Working of UT

  • Working of UT

    Posted by luna on 13/10/2021 at 9:21 pm

    High frequency sound waves are very directional, and they will travel through a medium (like a piece of steel or plastic) until they encounter a boundary with another medium (like air), at which point they reflect back to their source. By analyzing these reflections it is possible to measure the thickness of a test piece, or find evidence of cracks or other hidden internal flaws.
    In ultrasonic testing, an ultrasound transducer connected to a diagnostic machine is passed over the object being inspected. The transducer is typically separated from the test object by a couplant (such as oil) or by water, as in immersion testing.
    There are two methods of receiving the ultrasound waveform, reflection and attenuation.
    In reflection (or pulse-echo) mode, the transducer performs both the sending and the receiving of the pulsed waves as the “sound” is reflected back to the device. Reflected ultrasound comes from an interface, such as the back wall of the object or from an imperfection within the object. The diagnostic machine displays these results in the form of a signal with an amplitude representing the intensity of the reflection and the distance, representing the arrival time of the reflection.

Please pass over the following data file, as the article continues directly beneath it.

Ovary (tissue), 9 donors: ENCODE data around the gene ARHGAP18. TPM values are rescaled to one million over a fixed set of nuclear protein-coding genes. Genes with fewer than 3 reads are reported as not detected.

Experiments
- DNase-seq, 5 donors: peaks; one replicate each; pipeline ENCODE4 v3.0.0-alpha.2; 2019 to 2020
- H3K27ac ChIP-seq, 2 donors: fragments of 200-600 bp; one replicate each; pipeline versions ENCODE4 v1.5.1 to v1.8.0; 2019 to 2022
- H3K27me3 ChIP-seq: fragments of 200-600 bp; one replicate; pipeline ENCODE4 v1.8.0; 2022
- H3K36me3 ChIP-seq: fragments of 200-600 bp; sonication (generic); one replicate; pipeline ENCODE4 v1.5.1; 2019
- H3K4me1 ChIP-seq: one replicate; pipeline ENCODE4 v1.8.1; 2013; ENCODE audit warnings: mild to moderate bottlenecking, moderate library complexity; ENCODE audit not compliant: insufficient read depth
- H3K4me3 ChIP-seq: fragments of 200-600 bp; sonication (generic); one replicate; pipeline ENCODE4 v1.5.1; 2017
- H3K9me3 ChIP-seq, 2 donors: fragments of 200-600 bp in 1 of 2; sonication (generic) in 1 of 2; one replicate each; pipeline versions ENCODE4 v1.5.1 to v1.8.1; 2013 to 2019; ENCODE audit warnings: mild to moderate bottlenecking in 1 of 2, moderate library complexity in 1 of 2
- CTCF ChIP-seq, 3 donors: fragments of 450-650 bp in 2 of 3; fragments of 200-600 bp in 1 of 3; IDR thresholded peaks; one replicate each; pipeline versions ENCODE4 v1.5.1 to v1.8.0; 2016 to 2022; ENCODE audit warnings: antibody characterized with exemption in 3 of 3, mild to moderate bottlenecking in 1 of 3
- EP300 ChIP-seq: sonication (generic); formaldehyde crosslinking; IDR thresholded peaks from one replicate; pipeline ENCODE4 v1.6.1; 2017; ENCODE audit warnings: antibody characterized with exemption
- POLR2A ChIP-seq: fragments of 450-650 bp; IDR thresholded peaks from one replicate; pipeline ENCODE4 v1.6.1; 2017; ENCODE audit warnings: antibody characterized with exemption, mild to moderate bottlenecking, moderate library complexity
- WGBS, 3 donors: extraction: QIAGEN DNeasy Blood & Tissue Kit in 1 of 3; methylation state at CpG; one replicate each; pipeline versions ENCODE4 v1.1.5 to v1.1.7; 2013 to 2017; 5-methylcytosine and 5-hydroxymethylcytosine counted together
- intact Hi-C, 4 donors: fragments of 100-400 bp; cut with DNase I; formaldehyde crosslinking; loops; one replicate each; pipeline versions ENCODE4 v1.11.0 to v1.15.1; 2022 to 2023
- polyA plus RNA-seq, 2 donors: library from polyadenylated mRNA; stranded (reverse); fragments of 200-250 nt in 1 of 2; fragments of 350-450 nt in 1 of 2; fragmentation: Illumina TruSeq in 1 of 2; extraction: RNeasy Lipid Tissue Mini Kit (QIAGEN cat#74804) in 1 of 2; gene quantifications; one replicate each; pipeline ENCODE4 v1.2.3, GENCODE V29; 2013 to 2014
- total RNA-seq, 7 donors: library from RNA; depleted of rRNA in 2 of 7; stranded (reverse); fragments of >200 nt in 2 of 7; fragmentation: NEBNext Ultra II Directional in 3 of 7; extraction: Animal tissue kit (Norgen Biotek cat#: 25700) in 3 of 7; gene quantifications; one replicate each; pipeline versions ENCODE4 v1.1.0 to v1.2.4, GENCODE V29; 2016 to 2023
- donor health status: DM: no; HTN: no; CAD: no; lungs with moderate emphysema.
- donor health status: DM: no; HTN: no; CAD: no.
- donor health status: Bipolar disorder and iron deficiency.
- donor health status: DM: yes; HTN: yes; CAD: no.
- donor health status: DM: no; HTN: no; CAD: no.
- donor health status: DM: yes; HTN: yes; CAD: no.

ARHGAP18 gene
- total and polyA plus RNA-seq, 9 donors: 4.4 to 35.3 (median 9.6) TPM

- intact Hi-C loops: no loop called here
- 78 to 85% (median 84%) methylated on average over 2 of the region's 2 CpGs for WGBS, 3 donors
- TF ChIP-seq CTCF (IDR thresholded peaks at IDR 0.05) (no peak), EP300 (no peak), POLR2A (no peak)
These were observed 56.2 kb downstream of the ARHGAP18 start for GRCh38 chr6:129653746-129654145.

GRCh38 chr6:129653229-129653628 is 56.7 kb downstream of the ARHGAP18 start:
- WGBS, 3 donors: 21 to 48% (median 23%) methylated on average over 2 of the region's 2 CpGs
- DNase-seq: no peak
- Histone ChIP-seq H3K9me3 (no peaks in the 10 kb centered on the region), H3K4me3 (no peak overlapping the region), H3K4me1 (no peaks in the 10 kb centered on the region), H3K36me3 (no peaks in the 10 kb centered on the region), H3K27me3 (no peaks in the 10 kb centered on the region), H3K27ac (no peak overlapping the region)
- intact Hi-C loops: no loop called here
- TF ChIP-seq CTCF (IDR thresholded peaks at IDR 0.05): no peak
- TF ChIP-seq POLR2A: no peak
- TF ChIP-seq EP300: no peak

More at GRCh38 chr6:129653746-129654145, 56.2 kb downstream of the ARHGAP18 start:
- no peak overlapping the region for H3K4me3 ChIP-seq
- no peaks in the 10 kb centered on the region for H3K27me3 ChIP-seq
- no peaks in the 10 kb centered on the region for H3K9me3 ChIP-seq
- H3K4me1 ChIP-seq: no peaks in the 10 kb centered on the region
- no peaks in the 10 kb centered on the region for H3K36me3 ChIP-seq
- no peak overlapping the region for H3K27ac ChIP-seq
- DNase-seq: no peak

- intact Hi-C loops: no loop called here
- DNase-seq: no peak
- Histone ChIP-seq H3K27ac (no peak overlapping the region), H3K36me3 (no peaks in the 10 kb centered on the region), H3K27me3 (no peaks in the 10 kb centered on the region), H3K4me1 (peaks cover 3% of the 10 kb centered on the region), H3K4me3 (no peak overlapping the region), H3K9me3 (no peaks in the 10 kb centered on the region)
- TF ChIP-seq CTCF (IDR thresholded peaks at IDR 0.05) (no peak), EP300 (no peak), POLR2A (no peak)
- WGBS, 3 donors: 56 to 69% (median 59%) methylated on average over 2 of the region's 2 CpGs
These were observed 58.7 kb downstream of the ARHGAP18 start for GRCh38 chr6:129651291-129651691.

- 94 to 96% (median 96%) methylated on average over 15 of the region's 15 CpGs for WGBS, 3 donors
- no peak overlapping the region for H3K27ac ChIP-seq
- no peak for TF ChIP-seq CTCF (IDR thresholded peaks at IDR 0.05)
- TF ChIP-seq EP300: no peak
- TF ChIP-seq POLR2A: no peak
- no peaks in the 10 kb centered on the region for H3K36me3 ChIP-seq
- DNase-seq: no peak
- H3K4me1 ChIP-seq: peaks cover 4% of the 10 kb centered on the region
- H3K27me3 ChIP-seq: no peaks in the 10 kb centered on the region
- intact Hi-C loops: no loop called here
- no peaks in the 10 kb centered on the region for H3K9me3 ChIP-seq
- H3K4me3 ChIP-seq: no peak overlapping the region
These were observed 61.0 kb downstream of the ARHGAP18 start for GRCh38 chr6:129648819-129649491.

In attenuation (or through-transmission) mode, a transmitter sends ultrasound through one surface, and a separate receiver detects the amount that has reached it on another surface after traveling through the medium. Imperfections or other conditions in the space between the transmitter and receiver reduce the amount of sound transmitted, thus revealing their presence. Using the couplant increases the efficiency of the process by reducing the losses in the ultrasonic wave energy due to separation between the surfaces.

    luna replied 10 months, 1 week ago 1 Member · 0 Replies
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